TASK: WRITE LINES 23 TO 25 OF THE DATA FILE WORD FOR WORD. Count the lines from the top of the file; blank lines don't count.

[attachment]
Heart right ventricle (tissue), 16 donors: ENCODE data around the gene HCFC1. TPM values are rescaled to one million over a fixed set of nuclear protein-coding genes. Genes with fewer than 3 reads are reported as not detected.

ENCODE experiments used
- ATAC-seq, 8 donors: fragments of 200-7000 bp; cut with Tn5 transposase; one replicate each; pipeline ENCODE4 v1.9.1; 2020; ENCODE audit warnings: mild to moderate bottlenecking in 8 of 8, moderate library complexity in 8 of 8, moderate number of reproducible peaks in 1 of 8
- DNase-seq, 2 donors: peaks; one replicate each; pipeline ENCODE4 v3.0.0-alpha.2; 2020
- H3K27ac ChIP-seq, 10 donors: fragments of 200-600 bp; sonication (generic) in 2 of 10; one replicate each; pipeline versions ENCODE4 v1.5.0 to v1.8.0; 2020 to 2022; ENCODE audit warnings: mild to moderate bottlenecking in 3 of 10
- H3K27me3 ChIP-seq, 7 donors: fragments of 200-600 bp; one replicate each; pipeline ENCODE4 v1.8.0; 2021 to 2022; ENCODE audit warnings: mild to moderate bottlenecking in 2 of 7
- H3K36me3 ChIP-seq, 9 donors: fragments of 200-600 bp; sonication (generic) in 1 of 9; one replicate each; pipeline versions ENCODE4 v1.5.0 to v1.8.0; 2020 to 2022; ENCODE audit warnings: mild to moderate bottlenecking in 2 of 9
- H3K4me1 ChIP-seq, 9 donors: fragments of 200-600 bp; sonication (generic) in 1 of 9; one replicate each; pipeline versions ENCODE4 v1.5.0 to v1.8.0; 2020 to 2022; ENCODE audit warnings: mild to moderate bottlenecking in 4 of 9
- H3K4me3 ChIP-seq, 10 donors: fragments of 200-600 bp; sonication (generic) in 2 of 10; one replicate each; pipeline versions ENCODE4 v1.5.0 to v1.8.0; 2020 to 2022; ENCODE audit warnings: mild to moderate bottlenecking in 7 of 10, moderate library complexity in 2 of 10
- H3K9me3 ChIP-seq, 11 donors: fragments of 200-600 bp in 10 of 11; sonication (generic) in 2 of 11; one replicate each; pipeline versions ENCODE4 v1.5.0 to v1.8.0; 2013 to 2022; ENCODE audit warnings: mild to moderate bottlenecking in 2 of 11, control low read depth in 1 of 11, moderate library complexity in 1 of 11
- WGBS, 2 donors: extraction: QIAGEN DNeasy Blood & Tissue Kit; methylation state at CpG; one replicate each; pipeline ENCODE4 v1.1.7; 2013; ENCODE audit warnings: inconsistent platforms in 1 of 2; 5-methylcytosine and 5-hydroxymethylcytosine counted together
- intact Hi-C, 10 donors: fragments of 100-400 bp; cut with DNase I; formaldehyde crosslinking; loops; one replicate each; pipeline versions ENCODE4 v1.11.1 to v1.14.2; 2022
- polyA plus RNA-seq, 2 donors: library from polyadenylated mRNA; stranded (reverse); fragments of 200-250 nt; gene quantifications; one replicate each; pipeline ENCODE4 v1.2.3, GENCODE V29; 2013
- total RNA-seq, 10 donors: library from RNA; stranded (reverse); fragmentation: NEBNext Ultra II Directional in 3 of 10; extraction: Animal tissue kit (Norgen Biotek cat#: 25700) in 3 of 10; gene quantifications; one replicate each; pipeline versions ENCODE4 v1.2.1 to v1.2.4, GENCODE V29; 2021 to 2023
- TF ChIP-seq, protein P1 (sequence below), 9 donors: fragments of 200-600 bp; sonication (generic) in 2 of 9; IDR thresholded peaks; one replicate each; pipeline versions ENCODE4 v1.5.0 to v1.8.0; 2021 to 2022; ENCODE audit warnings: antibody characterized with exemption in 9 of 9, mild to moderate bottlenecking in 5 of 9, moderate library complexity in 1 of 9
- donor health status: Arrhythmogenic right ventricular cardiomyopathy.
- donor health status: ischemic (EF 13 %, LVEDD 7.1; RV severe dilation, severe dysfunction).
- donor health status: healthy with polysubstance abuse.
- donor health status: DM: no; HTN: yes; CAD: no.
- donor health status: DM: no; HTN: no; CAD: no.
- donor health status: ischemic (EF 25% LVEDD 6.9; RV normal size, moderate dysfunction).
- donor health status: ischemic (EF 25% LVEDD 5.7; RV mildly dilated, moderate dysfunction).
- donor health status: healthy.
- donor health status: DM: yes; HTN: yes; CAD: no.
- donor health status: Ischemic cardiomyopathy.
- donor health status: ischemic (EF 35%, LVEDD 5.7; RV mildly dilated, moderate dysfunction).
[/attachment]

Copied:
- donor health status: healthy.
- donor health status: DM: yes; HTN: yes; CAD: no.
- donor health status: Ischemic cardiomyopathy.